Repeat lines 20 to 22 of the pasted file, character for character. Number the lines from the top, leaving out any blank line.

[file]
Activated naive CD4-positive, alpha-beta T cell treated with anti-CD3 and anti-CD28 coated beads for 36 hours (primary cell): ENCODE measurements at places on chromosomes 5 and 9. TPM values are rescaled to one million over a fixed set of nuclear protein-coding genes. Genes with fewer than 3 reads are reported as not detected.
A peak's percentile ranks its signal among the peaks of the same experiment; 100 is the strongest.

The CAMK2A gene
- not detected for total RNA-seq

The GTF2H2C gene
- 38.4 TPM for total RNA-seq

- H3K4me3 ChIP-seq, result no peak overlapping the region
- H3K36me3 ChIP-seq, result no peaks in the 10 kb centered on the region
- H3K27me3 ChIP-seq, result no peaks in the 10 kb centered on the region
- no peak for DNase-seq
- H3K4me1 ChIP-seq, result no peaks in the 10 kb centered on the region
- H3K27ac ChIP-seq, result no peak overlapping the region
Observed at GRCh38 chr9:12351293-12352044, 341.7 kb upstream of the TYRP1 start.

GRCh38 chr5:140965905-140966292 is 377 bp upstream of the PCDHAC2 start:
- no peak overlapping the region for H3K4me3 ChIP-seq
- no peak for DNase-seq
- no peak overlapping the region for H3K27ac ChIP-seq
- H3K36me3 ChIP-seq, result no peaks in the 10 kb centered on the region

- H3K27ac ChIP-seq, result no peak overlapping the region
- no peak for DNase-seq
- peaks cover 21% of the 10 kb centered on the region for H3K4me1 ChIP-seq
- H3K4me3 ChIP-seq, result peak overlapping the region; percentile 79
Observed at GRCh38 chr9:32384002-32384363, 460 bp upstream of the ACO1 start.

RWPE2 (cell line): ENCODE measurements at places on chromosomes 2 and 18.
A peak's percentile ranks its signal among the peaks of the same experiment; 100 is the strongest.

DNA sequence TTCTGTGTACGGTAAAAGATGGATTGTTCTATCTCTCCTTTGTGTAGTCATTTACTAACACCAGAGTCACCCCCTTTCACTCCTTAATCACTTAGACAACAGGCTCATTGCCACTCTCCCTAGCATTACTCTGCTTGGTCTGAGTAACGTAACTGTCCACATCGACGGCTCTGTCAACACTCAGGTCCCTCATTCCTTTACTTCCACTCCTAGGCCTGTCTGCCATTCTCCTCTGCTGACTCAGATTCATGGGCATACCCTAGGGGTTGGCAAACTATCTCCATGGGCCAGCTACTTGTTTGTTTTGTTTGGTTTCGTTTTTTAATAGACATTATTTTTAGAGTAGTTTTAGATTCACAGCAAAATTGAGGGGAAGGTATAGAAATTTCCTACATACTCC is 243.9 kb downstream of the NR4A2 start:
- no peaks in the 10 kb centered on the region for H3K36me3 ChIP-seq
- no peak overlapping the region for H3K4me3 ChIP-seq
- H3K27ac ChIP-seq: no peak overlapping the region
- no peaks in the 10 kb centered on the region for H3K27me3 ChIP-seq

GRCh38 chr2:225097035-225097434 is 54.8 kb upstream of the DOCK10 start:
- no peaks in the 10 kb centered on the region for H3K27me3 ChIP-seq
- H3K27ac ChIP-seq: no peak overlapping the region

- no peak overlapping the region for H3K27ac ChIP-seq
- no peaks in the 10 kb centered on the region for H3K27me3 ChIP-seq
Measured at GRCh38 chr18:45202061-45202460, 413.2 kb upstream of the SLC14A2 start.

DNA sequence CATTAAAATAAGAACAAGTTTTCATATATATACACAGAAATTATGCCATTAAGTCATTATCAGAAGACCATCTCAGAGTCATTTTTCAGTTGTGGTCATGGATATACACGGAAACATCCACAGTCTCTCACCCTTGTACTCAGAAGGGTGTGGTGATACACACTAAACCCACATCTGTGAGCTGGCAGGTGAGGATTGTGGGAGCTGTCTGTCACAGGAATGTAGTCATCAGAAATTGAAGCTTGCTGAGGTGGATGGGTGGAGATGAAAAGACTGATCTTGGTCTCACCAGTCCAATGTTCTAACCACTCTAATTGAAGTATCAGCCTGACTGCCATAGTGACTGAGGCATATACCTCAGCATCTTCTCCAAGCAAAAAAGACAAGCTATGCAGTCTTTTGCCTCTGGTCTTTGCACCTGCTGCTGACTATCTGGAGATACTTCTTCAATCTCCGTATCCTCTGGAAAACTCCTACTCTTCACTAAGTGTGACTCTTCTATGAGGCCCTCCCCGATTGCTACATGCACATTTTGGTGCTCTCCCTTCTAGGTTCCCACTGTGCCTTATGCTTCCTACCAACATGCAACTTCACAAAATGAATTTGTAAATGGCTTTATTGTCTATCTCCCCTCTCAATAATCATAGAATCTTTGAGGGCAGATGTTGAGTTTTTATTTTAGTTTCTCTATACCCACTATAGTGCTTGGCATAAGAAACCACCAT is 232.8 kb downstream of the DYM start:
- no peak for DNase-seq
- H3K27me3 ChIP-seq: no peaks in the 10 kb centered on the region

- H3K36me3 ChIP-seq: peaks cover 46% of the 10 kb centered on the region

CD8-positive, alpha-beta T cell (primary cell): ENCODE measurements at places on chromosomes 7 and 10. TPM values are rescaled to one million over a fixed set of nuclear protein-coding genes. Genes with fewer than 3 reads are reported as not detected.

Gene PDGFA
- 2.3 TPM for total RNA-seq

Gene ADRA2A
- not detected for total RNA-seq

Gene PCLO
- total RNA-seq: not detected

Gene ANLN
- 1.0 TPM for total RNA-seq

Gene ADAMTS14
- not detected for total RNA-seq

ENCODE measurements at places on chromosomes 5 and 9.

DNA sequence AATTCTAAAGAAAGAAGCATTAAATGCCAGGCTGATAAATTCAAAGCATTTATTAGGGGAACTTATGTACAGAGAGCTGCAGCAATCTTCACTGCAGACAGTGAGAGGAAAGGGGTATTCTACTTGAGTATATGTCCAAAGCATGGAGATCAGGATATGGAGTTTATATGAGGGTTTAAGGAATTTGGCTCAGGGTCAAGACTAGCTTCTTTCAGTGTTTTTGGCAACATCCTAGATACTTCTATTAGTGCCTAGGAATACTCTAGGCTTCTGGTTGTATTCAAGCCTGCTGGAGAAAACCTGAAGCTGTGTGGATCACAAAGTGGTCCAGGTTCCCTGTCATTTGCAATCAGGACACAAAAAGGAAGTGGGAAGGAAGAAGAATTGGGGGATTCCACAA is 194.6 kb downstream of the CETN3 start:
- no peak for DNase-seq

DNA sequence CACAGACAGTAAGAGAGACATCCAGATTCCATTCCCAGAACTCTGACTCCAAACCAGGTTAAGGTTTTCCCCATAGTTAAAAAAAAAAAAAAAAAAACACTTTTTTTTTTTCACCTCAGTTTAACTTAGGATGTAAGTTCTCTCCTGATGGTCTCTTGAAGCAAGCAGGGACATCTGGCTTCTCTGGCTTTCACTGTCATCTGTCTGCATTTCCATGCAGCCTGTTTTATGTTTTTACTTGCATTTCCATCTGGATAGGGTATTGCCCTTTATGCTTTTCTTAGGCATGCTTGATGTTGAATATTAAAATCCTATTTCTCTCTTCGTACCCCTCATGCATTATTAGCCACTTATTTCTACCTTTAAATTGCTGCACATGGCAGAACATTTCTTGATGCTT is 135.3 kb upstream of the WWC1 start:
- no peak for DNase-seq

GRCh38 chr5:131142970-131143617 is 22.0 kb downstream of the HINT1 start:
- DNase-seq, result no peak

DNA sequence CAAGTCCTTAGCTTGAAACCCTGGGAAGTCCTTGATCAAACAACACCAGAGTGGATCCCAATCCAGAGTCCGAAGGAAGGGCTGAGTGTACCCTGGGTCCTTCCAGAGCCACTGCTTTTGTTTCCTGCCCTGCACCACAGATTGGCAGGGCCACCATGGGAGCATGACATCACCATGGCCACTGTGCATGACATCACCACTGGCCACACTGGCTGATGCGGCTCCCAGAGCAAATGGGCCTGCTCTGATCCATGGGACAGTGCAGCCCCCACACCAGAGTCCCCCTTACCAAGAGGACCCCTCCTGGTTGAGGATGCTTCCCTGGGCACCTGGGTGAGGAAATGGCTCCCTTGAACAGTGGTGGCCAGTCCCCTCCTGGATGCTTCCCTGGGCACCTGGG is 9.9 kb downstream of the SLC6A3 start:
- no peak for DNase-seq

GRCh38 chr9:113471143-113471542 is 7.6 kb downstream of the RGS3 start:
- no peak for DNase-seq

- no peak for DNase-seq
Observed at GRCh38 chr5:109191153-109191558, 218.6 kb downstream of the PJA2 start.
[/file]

- no peak for DNase-seq
- peaks cover 21% of the 10 kb centered on the region for H3K4me1 ChIP-seq
- H3K4me3 ChIP-seq, result peak overlapping the region; percentile 79